Sharing architectural models: morphologies and surveillance from the seventeenth to the nineteenth centuries
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Spatial and territorial organization is an important factor in the configuration of control and surveillance strategies at work in our society. Architecture in general and certain buildings in particular have been key devices in exercising said control and surveillance. In these pages we look at the
building structures in facilities specially designed for the control and custody of their occupants. We begin with the Casas de Misericordia, which appeared in the 16th century and were designed to house marginalized people mostly from urban environments, and go over the morphologies of prisons, hospitals, and quarantine stations. We analyze the transfer of building structures from one kind of establishment to another, and discuss how their specific functions progressively fixed their morphologies. Finally, we focus on the discourse built in Spain, from its origins in the 16th century until its realizations in the first half of the 19th century, when a marked institutional specialization took place and building structures became more stable, dealing with theoretical proposals as well as what was done in the practice.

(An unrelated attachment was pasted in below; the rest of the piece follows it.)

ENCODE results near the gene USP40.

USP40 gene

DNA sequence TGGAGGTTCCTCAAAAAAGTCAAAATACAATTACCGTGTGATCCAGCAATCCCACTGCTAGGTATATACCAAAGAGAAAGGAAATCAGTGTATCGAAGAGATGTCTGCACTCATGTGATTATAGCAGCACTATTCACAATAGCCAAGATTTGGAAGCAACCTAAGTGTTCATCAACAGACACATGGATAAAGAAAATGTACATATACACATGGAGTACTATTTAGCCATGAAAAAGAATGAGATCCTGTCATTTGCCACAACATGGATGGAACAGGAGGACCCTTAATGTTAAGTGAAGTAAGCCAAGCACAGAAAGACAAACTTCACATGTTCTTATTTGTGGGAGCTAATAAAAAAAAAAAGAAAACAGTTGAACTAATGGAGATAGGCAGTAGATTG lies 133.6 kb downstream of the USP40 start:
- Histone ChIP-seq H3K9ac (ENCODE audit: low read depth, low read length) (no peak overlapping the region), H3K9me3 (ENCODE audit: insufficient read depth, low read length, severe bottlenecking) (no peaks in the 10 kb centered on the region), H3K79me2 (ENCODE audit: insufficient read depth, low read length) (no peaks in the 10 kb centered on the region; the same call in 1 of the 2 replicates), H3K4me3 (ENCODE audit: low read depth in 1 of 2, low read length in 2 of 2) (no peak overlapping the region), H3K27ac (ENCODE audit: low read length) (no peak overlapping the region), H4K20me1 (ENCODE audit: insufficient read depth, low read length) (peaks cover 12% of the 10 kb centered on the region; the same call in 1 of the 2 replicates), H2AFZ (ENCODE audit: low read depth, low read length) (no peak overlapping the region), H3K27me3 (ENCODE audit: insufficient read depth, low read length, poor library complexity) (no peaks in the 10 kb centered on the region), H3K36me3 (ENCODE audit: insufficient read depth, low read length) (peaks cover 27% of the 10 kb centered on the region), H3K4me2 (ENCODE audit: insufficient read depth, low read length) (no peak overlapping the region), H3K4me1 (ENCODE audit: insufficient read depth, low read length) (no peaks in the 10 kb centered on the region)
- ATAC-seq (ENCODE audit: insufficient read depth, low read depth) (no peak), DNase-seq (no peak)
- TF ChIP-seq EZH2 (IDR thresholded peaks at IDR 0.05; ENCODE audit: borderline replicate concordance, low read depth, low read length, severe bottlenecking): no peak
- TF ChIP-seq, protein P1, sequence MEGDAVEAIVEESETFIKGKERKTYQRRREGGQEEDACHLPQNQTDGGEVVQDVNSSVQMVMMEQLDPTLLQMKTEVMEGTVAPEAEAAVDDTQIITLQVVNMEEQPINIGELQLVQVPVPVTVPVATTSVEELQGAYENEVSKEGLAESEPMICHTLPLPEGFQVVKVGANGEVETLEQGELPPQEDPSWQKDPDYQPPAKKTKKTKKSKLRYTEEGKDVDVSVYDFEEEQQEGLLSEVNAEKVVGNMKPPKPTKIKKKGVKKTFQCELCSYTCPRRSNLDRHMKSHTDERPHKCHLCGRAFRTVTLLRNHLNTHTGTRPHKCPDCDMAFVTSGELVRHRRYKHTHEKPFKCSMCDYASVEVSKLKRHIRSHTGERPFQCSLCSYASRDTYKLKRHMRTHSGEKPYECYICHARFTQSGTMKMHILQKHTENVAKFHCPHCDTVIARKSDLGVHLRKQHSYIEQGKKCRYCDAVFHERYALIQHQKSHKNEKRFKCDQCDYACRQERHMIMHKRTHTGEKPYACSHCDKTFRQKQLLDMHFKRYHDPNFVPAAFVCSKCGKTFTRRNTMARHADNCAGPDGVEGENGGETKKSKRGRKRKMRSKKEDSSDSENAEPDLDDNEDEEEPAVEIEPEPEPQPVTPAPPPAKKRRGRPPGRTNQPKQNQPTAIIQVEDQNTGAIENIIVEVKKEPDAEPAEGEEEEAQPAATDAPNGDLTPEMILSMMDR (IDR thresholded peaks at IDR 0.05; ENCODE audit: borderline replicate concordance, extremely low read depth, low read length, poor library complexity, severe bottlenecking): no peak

Is part ofAsclepio, 2017, vol. 69, núm. 1, p. 170
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